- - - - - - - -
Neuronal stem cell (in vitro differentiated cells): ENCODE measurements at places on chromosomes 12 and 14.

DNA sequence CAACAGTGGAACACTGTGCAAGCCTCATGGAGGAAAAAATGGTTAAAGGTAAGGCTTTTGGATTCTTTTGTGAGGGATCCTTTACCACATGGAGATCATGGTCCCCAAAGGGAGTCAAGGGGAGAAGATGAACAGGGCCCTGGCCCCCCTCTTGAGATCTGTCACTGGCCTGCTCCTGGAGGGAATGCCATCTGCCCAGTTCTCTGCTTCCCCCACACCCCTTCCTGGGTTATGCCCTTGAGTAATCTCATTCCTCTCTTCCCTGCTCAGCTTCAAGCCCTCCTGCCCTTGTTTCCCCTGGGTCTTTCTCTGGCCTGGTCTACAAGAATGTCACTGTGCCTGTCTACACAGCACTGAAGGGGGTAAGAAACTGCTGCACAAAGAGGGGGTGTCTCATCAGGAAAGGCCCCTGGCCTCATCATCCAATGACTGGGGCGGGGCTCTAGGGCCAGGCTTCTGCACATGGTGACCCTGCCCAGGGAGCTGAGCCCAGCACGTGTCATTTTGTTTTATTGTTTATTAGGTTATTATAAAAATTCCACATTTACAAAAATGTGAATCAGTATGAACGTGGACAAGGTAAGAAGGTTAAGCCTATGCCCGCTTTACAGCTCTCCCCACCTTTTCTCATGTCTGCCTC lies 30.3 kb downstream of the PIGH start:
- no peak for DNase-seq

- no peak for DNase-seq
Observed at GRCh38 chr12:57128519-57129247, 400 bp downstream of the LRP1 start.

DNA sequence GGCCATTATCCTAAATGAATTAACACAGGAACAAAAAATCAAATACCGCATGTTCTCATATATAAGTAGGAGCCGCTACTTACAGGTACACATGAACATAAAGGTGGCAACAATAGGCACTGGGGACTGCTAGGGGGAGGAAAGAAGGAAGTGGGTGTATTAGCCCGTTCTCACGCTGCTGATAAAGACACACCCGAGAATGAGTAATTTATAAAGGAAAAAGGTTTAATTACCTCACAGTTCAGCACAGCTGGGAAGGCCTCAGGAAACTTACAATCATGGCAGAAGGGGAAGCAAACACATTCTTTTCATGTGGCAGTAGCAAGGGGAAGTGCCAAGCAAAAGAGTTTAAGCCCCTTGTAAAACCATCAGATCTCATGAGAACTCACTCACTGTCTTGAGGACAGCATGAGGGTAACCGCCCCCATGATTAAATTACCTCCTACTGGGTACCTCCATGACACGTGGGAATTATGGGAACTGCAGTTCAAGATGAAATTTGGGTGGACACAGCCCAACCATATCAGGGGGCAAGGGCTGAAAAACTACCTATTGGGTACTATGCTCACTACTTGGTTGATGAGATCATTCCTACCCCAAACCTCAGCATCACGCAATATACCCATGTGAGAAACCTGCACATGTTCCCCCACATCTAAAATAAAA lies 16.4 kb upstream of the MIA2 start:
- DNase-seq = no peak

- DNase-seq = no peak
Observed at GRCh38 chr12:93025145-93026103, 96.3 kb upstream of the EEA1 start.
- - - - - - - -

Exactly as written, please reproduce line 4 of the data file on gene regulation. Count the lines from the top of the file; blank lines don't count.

- no peak for DNase-seq